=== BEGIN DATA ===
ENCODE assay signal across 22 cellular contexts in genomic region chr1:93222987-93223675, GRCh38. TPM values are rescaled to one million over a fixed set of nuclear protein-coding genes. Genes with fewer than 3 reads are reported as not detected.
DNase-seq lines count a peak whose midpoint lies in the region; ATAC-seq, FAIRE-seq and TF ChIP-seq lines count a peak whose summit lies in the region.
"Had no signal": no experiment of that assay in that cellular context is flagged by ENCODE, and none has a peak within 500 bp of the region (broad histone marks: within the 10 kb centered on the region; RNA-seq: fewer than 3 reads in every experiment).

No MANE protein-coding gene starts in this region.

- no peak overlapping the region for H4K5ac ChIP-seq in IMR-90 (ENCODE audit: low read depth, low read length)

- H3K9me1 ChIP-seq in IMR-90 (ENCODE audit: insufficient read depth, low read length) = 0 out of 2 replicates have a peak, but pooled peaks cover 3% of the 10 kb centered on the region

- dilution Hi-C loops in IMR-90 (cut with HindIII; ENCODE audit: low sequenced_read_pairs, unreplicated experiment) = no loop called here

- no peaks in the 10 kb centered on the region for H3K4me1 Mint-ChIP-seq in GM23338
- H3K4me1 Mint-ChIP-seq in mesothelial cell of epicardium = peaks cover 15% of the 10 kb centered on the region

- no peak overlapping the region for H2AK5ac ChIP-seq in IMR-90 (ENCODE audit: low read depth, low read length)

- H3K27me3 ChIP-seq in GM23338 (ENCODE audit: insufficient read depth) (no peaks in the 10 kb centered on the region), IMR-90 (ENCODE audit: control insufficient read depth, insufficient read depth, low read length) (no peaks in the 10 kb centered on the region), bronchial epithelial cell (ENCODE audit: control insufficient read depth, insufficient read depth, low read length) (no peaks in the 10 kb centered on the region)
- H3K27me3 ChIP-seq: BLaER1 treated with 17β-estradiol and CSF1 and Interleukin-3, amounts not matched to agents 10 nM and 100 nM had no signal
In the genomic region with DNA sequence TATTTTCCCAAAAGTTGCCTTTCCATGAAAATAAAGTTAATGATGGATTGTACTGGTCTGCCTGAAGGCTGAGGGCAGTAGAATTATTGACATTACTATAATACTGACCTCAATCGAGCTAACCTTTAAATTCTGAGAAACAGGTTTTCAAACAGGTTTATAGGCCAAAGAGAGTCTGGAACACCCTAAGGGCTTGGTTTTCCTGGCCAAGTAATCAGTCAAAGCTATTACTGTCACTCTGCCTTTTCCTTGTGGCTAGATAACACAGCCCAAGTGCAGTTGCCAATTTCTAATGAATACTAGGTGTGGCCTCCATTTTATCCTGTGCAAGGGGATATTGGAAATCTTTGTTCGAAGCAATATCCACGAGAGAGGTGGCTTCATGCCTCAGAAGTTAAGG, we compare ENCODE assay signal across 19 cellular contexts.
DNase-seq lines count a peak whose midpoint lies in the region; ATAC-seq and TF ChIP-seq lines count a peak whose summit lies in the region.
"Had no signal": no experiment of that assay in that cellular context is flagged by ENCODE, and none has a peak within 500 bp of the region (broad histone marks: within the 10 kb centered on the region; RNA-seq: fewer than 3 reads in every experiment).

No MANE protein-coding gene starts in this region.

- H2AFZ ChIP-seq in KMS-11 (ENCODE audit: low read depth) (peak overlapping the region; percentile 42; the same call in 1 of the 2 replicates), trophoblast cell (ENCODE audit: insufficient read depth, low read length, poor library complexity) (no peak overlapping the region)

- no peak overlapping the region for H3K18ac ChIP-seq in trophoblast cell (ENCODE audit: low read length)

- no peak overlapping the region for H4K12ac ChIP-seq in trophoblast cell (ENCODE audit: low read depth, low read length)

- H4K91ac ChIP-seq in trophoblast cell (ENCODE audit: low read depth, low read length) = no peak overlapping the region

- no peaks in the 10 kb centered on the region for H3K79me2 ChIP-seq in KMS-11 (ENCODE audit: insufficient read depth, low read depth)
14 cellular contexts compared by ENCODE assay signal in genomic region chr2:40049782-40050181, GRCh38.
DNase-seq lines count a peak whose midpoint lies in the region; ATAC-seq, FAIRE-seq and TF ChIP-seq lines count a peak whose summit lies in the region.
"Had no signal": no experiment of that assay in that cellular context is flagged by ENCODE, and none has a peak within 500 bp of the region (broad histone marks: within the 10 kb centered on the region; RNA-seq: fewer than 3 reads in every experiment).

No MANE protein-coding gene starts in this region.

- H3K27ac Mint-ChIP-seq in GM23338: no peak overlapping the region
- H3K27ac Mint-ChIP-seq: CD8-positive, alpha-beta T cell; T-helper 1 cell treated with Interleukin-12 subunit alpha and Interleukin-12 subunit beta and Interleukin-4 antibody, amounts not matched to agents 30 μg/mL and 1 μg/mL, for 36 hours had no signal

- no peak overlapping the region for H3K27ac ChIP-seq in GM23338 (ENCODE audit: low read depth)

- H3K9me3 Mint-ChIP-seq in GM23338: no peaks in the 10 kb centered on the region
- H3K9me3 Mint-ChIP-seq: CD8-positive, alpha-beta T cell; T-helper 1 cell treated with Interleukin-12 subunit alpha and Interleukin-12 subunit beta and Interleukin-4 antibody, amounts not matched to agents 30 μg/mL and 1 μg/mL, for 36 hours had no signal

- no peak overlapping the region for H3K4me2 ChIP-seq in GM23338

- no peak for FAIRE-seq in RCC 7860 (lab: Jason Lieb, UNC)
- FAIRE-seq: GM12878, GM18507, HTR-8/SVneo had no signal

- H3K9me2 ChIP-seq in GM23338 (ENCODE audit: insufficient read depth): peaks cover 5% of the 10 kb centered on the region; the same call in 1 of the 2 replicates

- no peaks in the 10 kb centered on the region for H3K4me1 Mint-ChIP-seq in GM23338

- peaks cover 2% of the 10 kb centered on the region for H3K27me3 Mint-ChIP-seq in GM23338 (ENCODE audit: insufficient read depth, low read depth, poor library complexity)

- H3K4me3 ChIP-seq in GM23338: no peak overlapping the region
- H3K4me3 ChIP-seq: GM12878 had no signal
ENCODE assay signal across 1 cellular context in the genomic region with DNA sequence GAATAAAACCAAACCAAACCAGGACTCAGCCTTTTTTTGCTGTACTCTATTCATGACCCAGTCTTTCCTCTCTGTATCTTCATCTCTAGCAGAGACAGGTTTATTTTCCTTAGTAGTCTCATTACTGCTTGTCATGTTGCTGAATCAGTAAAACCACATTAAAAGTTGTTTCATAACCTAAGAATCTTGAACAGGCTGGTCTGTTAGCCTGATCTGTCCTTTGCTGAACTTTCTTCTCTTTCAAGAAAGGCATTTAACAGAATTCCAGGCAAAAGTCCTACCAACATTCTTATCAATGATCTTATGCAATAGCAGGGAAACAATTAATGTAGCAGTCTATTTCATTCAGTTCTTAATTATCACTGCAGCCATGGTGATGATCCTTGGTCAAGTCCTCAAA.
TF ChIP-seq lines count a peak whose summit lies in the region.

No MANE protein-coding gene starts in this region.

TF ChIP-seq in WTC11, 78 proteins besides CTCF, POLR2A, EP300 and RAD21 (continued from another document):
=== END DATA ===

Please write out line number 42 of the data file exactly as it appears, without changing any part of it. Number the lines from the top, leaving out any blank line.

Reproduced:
TF ChIP-seq in WTC11, 78 proteins besides CTCF, POLR2A, EP300 and RAD21 (continued from another document):